Table of Contents
- The Basics
- Beyond the Basics
You can think of the て form like a hook. It attaches to the word at the tail of a clause (or just a word) and links it up with the word or clause that comes next. The て form can be used for many purposes, but the most basic use is to connect simultaneous or sequential actions, events, or states together. For example, to say “I woke up and went to a bathroom,” you can hook the two actions together with て, as in 起きてトイレに行った。
て Form Conjugations
て can attach to four different word types - verbs, い-adjectives, な-adjectives, and nouns. Verbs and い-adjectives conjugate (or change their shape) to change into the て form. For な-adjectives and nouns, you can simply add で, which is the て form of だ, to link words together.
First, let's look at how to turn Japanese verbs into the て forms.
|Godan||会う → 会って
立つ → 立って
割る → 割って
書く → 書いて
話す → 話して
泳ぐ → 泳いで
死ぬ → 死んで
遊ぶ → 遊んで
休む → 休んで
|Ichidan||食べる → 食べて
起きる → 起きて
閉じる → 閉じて
|Irregular||行く → 行って
来る → 来て
する → して
There are several different ways to conjugate a verb into the て form depending on the verb type. Let's break it down so it's a bit easier to understand.
Godan verbs conjugate into the て form in a bunch of different ways. If you're curious why, you can read about the process that caused this, which is known as 音便. It is the same reason why the past tense ending 〜た conjugation pattern also has the same wacky pattern. If you just want to know the rules though, then here they are:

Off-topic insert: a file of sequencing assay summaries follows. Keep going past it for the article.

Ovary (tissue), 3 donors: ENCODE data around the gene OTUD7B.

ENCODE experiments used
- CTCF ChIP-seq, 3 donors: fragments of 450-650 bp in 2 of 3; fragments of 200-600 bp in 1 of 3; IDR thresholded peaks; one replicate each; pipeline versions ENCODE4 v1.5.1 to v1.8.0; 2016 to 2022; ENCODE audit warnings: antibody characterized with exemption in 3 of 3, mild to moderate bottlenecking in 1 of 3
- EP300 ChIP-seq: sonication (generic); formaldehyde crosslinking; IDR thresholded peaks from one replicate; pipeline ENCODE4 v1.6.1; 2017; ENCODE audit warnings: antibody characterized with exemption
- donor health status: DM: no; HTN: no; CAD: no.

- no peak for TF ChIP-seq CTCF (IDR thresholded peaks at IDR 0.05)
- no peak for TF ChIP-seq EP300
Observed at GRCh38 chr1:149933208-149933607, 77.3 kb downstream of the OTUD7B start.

For godan verbs that end in う, つ, or る, replace the ending sounds with って. For example, the て form of 会う (to see) is:
う+ って = 会って
For verbs that end in ぬ, ぶ, or む, replace the ending kana with んで. For example, the て form of 死ぬ (to die) is:
ぬ+ んで = 死んで
Verbs that end in す are conjugated by replacing す with して. For example, the て form of 話す (to speak) is:
す+ して = 話して
Verbs that end in く are conjugated by replacing く with いて. For example, the て form of 書く (to write) is:
く+ いて = 書いて
For verbs that end in ぐ, replace ぐ with いで. For example, the て form of 泳ぐ (to swim) is:
ぐ+ いで = 泳いで
"Hey! This should be called で form, not て form 😠," you might say. You have a point, but we're still calling it て form (sorry, not sorry).
As always, ichidan verbs are easy! Replace る with て. For example, the て form of 見る (to see) is:
る+ て = 見て
Although 行く (to go) is a godan verb that ends in く, its て form is irregular.
行く → 行って
As usual, 来る (to come) and する (to do) conjugate irregularly. In the て form, they become:
来る → 来て
する → して